“Our world collapsed,” Javier summarizes. He initially considered taking a sabbatical year in Australia due to a good severance package from the company. However, after just two weeks, he met a Chilean friend who had business in Mexico and had won a bid in the state of Michoacán, west of Mexico City, to supply medical supplies. He asked for Javier’s help in setting up the business structure. Javier worked there until March 2017.

Then he started looking for a job, sending out his resume every day, and at the same time, dabbled in stock trading (known colloquially as “timbear”). In May 2017, he met an Italian who was selling machines for making paper products and was in Mexico for some business with Kimberly Clark.

“Javier, you have 18 years of experience selling paper, sell paper!” the Italian told him. In June of that year, they decided to buy the machine, used all their savings, and, filled with fear, took the plunge. “If we failed, we would be left with nothing,” Paola emphasizes. That’s how they bought a machine and decided to specialize in manufacturing napkins, the best-selling commodity in the tissue industry.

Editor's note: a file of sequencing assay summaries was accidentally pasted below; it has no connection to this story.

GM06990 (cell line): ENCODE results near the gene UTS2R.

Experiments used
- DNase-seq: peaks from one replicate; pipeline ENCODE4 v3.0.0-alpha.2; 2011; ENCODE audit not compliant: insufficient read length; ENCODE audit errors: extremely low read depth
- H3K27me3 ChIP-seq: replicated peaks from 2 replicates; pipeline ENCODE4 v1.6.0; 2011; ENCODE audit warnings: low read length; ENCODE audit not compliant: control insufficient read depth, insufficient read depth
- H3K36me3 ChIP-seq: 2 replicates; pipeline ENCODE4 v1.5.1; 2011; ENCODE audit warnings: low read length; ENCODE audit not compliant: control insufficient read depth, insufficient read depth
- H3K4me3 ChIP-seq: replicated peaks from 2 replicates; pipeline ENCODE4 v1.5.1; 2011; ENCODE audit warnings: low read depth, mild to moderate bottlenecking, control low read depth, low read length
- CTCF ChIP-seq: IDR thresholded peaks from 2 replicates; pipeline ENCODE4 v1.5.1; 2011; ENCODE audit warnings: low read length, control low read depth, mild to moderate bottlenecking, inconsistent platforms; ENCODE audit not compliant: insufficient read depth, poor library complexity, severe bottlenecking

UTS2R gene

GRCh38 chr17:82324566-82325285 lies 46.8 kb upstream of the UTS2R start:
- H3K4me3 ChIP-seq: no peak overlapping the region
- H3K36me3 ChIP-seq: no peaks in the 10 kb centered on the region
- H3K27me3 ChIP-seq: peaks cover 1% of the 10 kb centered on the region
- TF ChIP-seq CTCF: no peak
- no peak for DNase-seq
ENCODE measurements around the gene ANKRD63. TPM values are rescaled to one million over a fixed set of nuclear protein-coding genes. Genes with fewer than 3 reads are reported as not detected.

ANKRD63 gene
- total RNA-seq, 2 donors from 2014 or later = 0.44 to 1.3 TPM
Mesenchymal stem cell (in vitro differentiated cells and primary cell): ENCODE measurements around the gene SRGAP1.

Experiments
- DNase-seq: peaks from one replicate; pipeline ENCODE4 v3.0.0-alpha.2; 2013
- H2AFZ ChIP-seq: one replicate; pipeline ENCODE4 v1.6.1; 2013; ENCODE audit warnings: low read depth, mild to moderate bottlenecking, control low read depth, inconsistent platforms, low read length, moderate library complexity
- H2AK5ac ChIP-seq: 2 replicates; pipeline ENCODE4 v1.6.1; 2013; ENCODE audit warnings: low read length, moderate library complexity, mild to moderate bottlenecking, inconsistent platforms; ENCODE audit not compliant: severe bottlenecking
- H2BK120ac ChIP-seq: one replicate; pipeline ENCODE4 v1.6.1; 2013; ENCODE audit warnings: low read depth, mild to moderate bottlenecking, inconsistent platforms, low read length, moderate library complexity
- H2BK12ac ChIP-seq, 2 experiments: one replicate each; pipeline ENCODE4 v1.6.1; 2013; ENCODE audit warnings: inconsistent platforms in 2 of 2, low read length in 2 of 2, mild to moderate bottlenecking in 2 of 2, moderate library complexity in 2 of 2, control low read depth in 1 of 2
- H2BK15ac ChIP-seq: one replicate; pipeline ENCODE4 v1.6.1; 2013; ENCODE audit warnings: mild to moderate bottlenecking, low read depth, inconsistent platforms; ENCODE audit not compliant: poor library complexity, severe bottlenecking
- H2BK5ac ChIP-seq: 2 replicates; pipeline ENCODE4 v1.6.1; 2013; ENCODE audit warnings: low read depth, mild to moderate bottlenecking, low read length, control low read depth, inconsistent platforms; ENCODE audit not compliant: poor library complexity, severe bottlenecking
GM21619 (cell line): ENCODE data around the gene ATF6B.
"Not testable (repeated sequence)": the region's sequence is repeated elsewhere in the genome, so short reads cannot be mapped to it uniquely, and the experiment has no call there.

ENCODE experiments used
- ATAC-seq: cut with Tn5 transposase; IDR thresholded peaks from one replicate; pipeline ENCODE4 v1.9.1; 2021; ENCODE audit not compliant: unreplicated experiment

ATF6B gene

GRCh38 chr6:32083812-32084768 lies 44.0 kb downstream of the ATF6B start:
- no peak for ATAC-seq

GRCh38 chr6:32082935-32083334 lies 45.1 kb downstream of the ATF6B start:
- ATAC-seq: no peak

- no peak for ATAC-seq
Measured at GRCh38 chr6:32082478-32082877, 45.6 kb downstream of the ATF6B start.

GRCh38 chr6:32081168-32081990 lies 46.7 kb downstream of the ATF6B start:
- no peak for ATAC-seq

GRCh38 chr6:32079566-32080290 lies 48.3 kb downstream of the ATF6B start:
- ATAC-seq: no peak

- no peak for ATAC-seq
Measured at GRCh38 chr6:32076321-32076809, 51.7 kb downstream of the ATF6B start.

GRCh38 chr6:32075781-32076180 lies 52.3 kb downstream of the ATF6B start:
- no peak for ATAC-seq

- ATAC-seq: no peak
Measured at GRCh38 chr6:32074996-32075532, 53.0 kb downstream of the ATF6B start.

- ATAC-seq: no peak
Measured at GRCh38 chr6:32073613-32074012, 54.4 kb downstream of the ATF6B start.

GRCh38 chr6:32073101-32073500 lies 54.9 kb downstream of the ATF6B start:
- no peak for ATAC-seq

From the streets to ground zero again

Javier partnered with Eduardo Zavala, the owner of Aseo Industrial, whom he knew from his time at CMPC. Aseo Industrial was the company that sold the most napkins in Mexico. They were the first to accept a higher-quality, whiter napkin from them. The first order was for 40 boxes, sold in advance.

In November 2017, their first machine arrived, and they began assembling it in a warehouse in the Vallejo area of Azcapotzalco, north of Mexico City. The entire family, all six of them, packed, loaded trucks, and delivered orders. This was the birth of Bio Tissue.